Native Title Payments Working Group Report

Table of Contents

Aim

To recommend to the Australian Government leading policy and practice to optimise financial and non-financial benefits from resource agreements to enable traditional owners and members of the wider Indigenous community to create wealth (in the broadest sense, encompassing positive health, educational, employment and economic development opportunities as well as social, cultural and spiritual well-being) for this and future generations.

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Background

The resources industry presents a significant opportunity and challenge for Aboriginal people and Torres Strait Islanders who have or may have native title or other interests in land and waters1 to enter into agreements with industry that will provide to Aboriginal people and Torres Strait Islanders a range of socio-economic benefits with a positive intergenerational impact2.

To this end the Australian Government has enlisted the expertise of a working group with members from the Indigenous community, academia, the mining industry and the legal profession. A list of members is at Appendix 1.

The terms of reference for the group (at Appendix 2) include consideration of the following:

  • the types of benefits to be provided;
  • the manner in which benefits should be provided;
  • the manner in which benefits should be administered; and
  • the potential for the use of template agreements and specified principles to guide the making and implementation of agreements3.

There was general agreement in the Working Group that it was inappropriate to mandate legislatively how benefits under agreements should be provided and applied. The National Native Title Council (NNTC) said in its recent submission to the Attorney General “it is imperative that native title holders’ right to take responsibility for themselves and to make decisions that affect their own lives be enhanced and maintained”.4 Or as one of the Working Group members put it: ‘You teach people nothing if you stick it in the legislation’. There are also legal and equity issues in singling out Indigenous people for a legal regime which does not place similar constraints on non-Indigenous people.

It needs to be noted that not all Indigenous land comes within the ambit of the Group’s consideration. Not all Indigenous land has the natural resources or potential resource, development or related infrastructure projects to generate sufficient financial and other outcomes to provide substantial long-term intergenerational benefits.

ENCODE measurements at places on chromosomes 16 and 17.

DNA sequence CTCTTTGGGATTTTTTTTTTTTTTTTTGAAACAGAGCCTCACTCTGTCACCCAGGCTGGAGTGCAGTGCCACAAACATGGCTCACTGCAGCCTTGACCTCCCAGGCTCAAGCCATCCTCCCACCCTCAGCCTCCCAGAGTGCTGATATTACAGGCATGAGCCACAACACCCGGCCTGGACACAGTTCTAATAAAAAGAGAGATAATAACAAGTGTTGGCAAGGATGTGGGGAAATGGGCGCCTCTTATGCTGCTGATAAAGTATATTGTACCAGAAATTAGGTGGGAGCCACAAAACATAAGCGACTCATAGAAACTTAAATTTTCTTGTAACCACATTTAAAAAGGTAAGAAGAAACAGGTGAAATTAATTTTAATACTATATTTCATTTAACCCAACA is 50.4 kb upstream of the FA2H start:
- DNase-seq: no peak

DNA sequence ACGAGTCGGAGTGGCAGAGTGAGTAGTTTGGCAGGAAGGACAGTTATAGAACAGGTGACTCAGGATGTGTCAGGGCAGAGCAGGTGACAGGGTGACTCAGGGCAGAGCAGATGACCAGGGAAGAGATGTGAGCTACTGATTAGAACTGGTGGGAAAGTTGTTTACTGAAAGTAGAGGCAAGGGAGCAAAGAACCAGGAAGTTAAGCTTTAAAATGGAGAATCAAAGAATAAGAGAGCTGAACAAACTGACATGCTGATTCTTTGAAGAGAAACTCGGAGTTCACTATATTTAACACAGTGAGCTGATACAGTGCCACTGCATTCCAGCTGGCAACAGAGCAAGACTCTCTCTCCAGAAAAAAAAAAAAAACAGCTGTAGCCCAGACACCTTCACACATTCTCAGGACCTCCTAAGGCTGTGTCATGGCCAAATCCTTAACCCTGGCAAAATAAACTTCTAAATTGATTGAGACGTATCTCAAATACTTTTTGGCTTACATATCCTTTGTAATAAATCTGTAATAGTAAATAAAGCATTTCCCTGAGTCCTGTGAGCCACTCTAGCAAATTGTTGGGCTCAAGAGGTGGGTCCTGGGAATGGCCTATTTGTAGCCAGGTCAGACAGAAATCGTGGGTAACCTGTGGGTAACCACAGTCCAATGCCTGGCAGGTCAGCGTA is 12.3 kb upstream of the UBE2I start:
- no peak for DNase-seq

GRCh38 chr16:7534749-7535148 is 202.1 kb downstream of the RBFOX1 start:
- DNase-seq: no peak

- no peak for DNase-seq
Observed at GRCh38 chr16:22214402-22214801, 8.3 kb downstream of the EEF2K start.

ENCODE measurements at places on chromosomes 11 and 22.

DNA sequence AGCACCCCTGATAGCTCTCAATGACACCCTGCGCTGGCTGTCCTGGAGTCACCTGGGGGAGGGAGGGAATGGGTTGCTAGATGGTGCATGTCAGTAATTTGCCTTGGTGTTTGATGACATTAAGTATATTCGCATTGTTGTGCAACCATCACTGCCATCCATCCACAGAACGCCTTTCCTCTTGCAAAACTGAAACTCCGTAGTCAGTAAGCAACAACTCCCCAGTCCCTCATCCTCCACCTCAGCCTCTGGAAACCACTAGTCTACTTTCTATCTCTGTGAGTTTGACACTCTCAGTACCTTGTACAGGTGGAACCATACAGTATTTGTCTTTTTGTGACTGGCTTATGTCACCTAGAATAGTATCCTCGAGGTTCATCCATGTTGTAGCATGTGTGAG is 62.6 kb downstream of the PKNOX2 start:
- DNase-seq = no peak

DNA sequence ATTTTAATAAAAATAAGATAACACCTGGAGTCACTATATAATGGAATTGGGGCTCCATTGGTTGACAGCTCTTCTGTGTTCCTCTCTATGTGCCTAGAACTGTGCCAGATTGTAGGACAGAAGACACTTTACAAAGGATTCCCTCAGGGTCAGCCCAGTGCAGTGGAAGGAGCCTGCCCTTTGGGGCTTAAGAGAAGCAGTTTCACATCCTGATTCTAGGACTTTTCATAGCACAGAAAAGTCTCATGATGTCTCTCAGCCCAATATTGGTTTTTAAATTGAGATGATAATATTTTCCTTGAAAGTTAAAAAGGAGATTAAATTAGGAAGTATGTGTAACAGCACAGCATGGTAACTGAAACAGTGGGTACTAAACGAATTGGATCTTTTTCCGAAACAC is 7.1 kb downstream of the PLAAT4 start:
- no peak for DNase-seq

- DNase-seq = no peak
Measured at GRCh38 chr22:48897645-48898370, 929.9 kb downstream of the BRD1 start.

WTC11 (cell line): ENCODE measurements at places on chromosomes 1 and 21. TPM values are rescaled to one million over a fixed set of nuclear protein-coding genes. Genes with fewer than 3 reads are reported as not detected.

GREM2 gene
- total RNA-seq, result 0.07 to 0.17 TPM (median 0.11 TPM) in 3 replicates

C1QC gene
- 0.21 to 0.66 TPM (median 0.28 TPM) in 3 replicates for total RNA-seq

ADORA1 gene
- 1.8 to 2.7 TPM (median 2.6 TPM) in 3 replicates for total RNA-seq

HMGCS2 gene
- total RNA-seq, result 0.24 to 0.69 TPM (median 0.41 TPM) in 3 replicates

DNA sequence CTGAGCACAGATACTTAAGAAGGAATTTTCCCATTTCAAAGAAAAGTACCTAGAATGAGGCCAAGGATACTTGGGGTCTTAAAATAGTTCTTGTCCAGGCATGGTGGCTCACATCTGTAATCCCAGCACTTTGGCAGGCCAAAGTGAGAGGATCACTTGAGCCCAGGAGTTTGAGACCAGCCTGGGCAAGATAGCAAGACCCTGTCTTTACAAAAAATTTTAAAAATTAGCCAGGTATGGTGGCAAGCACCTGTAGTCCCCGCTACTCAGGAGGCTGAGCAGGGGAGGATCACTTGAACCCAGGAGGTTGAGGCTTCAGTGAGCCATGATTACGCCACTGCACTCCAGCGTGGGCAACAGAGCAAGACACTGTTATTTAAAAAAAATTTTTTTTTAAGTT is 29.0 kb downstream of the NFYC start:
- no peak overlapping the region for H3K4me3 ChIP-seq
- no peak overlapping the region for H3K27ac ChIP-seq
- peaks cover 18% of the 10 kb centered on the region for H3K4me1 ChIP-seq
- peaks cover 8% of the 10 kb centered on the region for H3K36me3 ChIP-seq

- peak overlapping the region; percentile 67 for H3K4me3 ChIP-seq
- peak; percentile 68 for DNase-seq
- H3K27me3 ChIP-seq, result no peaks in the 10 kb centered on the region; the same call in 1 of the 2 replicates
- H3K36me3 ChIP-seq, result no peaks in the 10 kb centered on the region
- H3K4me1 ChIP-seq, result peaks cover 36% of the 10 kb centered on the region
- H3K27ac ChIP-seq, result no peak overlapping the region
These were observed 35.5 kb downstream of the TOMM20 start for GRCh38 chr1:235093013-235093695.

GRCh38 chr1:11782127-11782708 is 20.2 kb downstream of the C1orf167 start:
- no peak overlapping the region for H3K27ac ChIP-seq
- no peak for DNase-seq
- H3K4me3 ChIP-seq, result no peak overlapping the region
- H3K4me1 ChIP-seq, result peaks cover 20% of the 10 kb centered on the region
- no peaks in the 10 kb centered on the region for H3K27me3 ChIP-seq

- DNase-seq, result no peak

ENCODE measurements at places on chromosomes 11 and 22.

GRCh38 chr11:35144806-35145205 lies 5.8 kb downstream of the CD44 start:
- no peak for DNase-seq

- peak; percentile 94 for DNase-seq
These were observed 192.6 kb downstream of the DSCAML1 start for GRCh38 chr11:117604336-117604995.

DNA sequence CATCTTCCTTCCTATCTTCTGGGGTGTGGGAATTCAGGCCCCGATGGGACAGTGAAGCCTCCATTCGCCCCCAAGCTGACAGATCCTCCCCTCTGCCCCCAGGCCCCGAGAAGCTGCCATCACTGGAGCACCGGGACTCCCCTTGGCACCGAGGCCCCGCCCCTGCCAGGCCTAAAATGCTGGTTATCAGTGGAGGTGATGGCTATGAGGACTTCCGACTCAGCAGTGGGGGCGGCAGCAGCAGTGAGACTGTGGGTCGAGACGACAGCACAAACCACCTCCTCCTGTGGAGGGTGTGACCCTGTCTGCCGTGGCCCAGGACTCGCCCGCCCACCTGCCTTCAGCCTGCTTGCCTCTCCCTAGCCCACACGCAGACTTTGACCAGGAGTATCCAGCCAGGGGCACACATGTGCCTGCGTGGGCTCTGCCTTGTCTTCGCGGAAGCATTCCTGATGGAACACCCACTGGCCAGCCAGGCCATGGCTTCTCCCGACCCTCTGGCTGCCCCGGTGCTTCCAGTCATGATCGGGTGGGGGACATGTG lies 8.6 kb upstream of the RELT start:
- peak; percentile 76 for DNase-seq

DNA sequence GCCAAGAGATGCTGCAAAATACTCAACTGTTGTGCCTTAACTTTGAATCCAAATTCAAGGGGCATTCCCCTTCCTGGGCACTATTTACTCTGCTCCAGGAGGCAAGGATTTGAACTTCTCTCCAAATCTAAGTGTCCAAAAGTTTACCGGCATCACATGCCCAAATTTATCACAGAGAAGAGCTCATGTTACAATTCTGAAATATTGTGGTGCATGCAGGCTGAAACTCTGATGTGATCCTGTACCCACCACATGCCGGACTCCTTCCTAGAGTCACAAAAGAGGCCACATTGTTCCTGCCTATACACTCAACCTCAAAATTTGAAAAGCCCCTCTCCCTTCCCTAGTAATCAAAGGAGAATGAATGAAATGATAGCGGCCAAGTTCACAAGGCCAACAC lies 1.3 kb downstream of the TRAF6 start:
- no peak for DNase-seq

The following observations reflect the discussions of the Group and draw on material members have cited. They identify the barriers to effective implementation of agreements, the settings needed for sustainable agreements, draw lessons from existing examples and make recommendations for the future.

1 Native title claimants and holders of native title are, for ease of reference, referred to as ‘traditional owners’ in this paper

2 This paper does not seek to address agreement-making in areas where native title is unlikely to provide significant long-term economic benefits While important work has been and is being done on this, particularly in Victoria, such work is outside the terms of reference of this working group

3 A copy of the Terms of Reference is at Appendix 1 to this Report

4 National Native Title Council, NNTC policy position on native title: submission to the Attorney General, 11 July 2008, p3

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Constraints on maximising benefits from agreements

There are many obstacles in the way of successful agreements:

  • there are only a limited number of good agreements to provide models o Working Group members estimated that while hundreds of agreements exist between traditional owners and industry, there are only around one dozen agreements that provide substantial benefits to Aboriginal people and Torres Strait Islanders and exhibit principles embodying best practice in agreement making. The reasons for the absence of more agreements containing substantial financial and other benefits for traditional owners after almost 15 years of the operation of the Native Title Act 1993 (NTA) is, in itself, deserving of inquiry.

  • there is a lack of available data about the terms of many native title agreements.

    • This is because of unnecessarily broad confidentiality provisions in agreements. This means that instead of being able to consider appropriate clauses from existing agreements, new agreements are often drafted from scratch. This involves unnecessary expenditure and does not take advantage of best practice. In many cases there is no need for the totality of an agreement to be confidential. While information that is genuinely commercially or culturally sensitive should be protected, much of the structural and technical content of agreements could be made public, assisting future drafters and enabling greater transparency and accountability. It would also reduce costs for model clauses, based on best practice, to be made available.

  • there is a lack of capacity in the native title system to support traditional owners, particularly at the negotiation stage o The foundational principle in any significant future act negotiation should be that the traditional owners should have available to them advice and representation of a similar quality as the mining company or other proponent. In other words there should be a level playing field.